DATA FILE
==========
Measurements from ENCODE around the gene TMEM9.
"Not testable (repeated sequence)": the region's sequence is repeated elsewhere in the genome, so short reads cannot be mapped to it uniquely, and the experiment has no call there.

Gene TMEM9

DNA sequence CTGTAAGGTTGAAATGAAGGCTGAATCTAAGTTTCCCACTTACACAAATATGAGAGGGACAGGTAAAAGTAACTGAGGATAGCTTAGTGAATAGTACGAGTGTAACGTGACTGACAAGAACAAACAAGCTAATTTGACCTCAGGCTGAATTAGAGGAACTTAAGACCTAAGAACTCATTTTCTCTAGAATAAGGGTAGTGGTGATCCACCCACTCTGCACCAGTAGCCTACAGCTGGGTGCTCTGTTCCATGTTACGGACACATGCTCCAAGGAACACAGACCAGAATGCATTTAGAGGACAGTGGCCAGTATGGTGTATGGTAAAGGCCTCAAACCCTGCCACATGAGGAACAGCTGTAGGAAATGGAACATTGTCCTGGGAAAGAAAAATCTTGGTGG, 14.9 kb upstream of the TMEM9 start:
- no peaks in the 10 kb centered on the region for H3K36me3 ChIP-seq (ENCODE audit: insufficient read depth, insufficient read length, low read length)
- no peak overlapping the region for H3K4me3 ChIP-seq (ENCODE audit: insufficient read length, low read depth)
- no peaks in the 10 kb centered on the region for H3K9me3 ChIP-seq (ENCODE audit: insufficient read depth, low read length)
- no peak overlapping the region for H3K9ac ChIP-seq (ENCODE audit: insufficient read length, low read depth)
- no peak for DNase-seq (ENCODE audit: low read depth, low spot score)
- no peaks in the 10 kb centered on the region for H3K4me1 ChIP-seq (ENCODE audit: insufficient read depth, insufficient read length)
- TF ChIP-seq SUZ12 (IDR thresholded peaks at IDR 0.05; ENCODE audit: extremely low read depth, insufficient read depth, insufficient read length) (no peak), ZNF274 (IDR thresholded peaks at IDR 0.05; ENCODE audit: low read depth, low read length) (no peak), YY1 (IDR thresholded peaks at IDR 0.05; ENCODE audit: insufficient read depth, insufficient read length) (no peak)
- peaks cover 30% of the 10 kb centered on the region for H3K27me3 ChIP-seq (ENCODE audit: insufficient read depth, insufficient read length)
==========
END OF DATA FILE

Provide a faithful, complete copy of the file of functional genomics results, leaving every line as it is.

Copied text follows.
Measurements from ENCODE around the gene TMEM9.
"Not testable (repeated sequence)": the region's sequence is repeated elsewhere in the genome, so short reads cannot be mapped to it uniquely, and the experiment has no call there.

Gene TMEM9

DNA sequence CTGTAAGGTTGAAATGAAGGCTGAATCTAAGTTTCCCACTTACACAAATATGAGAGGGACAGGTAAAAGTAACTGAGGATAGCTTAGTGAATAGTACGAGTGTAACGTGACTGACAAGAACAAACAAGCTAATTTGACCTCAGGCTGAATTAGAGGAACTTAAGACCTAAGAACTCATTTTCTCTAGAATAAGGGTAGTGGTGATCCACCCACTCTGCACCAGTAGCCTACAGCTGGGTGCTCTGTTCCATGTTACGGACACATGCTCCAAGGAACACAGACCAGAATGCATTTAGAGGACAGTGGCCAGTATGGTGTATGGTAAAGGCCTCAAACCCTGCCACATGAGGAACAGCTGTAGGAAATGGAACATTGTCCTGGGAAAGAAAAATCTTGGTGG, 14.9 kb upstream of the TMEM9 start:
- no peaks in the 10 kb centered on the region for H3K36me3 ChIP-seq (ENCODE audit: insufficient read depth, insufficient read length, low read length)
- no peak overlapping the region for H3K4me3 ChIP-seq (ENCODE audit: insufficient read length, low read depth)
- no peaks in the 10 kb centered on the region for H3K9me3 ChIP-seq (ENCODE audit: insufficient read depth, low read length)
- no peak overlapping the region for H3K9ac ChIP-seq (ENCODE audit: insufficient read length, low read depth)
- no peak for DNase-seq (ENCODE audit: low read depth, low spot score)
- no peaks in the 10 kb centered on the region for H3K4me1 ChIP-seq (ENCODE audit: insufficient read depth, insufficient read length)
- TF ChIP-seq SUZ12 (IDR thresholded peaks at IDR 0.05; ENCODE audit: extremely low read depth, insufficient read depth, insufficient read length) (no peak), ZNF274 (IDR thresholded peaks at IDR 0.05; ENCODE audit: low read depth, low read length) (no peak), YY1 (IDR thresholded peaks at IDR 0.05; ENCODE audit: insufficient read depth, insufficient read length) (no peak)
- peaks cover 30% of the 10 kb centered on the region for H3K27me3 ChIP-seq (ENCODE audit: insufficient read depth, insufficient read length)